Don’t use what you’ve learned from other disabled people you have met or designed for to claim you know what they need. It is never a good idea and feels dismissive. No two experiences are the same. Also don’t assume a temporary experience like having a broken leg is the same.

Listen to them. If they aren’t comfortable with the design or method, change it.

Specific Advice for Adaptations to Consumer Research Interviews by Disability

Once they are there and ready, there are many different adaptions that may help depending on the situation. Here are some of the major adaptations that should be considered. Keep in mind that this is not an exhaustive list by any means, and everyone may have different needs.

Disability Advice for Direct Consumer Research
Vision differences
  • There are all kinds of vision differences in the world, ask ahead of time what if anything they can see. Ask what they usually wear and prefer.
  • If they are color blind, ask which colors they can see. There are lots of spectrum charts you can look up to understand what they are looking at.
  • If they are color blind or completely blind, ask if they have a color preference in their wardrobe. Go with colors that go with more things. Bring fabrics that have different textures in those colors.
  • Bring physical examples instead of pictures. Descriptions are good too.
Deafness and Hard of Hearing


  • Always look at them when talking. If they are lip reading, make sure to move your lips and not mutter. If they have a translator, don’t talk to the translator, talk directly to them. If they are hard of hearing, speak up and clearly. Be patient about repeating yourself.
  • If you invite them and they need a translator. It is on you to get one.
Sensitive skin and skin conditions


  • Just because someone has a rash, doesn’t mean they are contagious with something. There are many conditions with an impact to the skin that are not contagious.
  • Ask what fabrics cause issues, which fabric they like. Bring samples.
  • Ask for the trouble areas and outline them in your notes.


  • No two neurodivergences are the same. Ask about their needs. Encourage them to bring someone they know if they are nervous. The key is patience. Be prepared to take breaks. Don’t take strong reactions personally. Many people in this category have some self-consciousness about their situation.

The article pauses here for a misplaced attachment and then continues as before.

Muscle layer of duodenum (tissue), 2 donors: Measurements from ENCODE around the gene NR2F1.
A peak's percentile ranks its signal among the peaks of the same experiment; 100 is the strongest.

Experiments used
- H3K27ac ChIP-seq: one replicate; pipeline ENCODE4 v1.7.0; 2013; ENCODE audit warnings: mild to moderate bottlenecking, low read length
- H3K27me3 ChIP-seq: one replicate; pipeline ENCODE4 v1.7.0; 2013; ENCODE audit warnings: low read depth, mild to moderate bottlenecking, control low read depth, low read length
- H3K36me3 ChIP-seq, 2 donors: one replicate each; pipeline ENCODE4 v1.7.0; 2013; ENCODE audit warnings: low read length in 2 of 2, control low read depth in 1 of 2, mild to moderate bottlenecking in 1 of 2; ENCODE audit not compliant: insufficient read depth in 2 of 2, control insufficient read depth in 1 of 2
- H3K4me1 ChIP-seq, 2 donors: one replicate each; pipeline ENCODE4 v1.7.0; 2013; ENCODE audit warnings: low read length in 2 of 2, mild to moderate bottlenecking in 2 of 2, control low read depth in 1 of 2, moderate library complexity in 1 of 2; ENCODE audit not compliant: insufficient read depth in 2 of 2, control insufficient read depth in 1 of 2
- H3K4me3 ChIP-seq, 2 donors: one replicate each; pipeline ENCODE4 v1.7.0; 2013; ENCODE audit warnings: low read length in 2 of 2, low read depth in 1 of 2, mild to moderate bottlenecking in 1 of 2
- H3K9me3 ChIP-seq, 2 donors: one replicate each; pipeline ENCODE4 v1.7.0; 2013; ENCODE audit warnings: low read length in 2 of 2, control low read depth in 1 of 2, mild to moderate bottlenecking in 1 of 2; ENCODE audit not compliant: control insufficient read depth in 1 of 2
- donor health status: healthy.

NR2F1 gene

• Break down what is going to happen before you do it. It you figure out later you forgot something, ask before changing the plan.
  • Ask about sensitivities and aversions. This includes emotional ones. Ask about phobias. You don’t want to design a dress covered in pictures of butterflies only to find out they are deeply insect phobic. (Real story)
Wheelchair users
  • You want to see what their ability is to get into and hold certain positions. This will impact how you can conduct a fitting and how you design the clothing.
  • Can they stand unassisted? Can they transfer to a chair? Can they lean?
  • Don’t expect them to just “grin and bear” a position they say they can’t do.
  • If there are belts and buckles, take pictures and measure where they lay. This will impact how your fabric is going to lay.
Other mobility aids
  • If they have hyper mobility, find out where they need more give in their clothing.
  • Take pictures of points of contact where the client’s aid touches them or hides an area. You don’t want to put a great outfit element where it will be uncomfortable or hidden behind something else.
For weight differences
  • In some country’s health care systems, weight differences is viewed as a medical disability. Some people don’t accommodate for weight differences and it can prevent access and ability to use certain adaptive apparel design solutions.
  • Respect weight differences in the same way a person in a wheelchair or a person with a different eye color would be respected.
  • Ask where they may be experiencing chaffing, likely as a result of their weight differences.
For unique shapes
  • Remember to ask if they want to hide it/show it/ignore it.
  • Ask them if they use prosthetics or not.
  • Not everyone will want to hide an unusual shape or missing limb. Ask.
  • It is common for people in this category to do everyday tasks in a unique way. Ask them how they use their bodies. Unique limbs and stumps can still be used to do plenty.
For swelling


  • Ask them where swelling can occur and how much.
  • Ask if they can bring something that they wear when swollen to compare.

Remember: If in doubt, ask, be respectful, be patient, and design for disabled people, not around disabled people.

Materials Research: Textiles (Selection and Rationale)

In this section of the chapter, textiles (fabrics) are reviewed for considerations regarding selecting materials for adaptive apparel design. Additionally, resources for more in-depth information on textile performance and textile science are provided. A brief overview of the importance of selecting the right textile for worn products